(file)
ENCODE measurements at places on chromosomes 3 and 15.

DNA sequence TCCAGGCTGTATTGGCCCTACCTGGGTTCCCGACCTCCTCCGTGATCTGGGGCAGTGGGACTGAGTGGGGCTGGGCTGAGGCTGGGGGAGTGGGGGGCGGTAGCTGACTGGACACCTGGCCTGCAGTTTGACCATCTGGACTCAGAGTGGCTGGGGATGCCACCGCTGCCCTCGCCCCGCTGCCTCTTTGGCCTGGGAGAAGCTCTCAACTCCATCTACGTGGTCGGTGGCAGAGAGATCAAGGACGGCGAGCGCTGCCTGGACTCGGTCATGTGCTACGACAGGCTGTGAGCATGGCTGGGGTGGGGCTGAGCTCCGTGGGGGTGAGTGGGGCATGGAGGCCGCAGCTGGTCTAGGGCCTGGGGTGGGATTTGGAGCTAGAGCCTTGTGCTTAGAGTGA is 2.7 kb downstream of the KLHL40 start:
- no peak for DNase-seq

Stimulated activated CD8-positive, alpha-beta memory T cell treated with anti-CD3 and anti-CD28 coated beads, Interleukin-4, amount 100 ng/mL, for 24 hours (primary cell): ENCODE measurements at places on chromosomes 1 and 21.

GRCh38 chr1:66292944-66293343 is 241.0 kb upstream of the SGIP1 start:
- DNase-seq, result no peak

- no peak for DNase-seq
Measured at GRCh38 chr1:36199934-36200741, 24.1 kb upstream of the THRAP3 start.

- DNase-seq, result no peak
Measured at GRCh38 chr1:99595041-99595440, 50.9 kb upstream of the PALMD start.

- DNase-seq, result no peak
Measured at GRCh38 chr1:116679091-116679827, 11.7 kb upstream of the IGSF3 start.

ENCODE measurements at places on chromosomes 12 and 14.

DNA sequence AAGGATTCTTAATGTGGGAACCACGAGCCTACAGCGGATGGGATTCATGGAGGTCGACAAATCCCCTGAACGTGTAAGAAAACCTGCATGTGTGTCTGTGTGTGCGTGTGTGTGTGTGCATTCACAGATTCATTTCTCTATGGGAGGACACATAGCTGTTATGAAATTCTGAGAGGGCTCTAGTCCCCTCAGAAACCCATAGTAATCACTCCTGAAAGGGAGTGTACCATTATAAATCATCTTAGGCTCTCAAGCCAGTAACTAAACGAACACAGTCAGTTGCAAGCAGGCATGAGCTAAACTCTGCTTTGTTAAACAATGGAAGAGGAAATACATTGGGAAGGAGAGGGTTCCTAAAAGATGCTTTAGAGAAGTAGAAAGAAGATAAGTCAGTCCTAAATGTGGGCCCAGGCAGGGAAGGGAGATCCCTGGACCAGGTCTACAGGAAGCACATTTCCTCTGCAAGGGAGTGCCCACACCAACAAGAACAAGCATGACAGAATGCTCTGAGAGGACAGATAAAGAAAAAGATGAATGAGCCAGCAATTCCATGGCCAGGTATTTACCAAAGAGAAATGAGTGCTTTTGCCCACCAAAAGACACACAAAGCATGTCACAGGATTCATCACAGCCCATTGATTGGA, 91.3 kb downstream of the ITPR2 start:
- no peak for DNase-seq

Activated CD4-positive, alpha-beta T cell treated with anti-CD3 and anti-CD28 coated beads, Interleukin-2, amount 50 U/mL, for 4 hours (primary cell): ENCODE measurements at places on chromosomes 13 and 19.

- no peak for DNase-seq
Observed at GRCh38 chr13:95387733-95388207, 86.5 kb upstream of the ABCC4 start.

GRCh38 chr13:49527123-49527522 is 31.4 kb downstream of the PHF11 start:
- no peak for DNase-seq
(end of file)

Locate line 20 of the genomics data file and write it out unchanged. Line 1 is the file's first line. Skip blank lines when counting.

- no peak for DNase-seq